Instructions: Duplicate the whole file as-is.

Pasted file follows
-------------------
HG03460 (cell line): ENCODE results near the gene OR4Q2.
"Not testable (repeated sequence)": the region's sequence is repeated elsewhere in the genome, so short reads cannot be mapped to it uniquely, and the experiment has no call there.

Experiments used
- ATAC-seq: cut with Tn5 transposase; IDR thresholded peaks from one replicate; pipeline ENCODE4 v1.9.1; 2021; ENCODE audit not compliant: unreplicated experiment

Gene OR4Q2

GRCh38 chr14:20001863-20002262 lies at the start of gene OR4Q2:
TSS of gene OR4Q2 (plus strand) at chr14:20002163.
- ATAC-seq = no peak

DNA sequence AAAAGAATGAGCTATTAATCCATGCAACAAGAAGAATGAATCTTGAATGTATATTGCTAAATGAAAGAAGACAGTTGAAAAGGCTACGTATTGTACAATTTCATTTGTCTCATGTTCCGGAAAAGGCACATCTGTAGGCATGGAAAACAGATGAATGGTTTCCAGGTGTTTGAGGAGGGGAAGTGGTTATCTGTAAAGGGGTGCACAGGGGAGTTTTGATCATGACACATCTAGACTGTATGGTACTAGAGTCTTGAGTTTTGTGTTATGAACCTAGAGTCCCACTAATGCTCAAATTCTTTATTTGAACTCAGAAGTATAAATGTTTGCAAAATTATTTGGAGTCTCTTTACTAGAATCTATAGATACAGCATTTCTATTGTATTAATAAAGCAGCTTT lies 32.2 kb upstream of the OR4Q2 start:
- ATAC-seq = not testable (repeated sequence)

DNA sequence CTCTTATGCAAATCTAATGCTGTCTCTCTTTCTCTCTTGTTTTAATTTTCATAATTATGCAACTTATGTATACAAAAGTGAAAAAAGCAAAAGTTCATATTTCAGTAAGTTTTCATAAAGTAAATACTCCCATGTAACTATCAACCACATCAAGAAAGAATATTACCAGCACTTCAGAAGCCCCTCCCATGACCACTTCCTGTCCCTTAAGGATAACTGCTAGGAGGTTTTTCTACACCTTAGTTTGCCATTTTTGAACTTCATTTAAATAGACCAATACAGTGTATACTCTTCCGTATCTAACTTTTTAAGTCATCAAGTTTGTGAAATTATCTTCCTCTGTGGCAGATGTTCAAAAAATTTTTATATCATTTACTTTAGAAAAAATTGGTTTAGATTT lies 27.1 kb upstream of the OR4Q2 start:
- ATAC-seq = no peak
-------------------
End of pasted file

HG03460 (cell line): ENCODE results near the gene OR4Q2.
"Not testable (repeated sequence)": the region's sequence is repeated elsewhere in the genome, so short reads cannot be mapped to it uniquely, and the experiment has no call there.

Experiments used
- ATAC-seq: cut with Tn5 transposase; IDR thresholded peaks from one replicate; pipeline ENCODE4 v1.9.1; 2021; ENCODE audit not compliant: unreplicated experiment

Gene OR4Q2

GRCh38 chr14:20001863-20002262 lies at the start of gene OR4Q2:
TSS of gene OR4Q2 (plus strand) at chr14:20002163.
- ATAC-seq = no peak

DNA sequence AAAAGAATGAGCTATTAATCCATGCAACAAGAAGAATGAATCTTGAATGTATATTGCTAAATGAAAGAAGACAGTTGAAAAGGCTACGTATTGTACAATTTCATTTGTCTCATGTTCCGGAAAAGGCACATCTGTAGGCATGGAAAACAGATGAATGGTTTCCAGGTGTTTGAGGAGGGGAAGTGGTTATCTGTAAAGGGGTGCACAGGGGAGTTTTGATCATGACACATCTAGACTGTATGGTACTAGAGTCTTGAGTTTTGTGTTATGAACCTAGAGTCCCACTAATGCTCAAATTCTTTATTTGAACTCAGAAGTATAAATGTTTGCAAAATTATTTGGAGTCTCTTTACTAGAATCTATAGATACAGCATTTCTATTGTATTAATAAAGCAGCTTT lies 32.2 kb upstream of the OR4Q2 start:
- ATAC-seq = not testable (repeated sequence)

DNA sequence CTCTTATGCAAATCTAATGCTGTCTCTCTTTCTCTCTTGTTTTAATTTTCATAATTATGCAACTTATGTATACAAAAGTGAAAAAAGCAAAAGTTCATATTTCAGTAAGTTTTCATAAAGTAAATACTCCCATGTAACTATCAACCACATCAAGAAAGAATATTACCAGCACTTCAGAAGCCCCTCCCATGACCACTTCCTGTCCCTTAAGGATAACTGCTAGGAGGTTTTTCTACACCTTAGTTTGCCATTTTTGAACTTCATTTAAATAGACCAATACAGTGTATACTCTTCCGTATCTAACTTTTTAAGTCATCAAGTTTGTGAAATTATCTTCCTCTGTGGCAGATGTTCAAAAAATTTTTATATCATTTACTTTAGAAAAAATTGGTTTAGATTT lies 27.1 kb upstream of the OR4Q2 start:
- ATAC-seq = no peak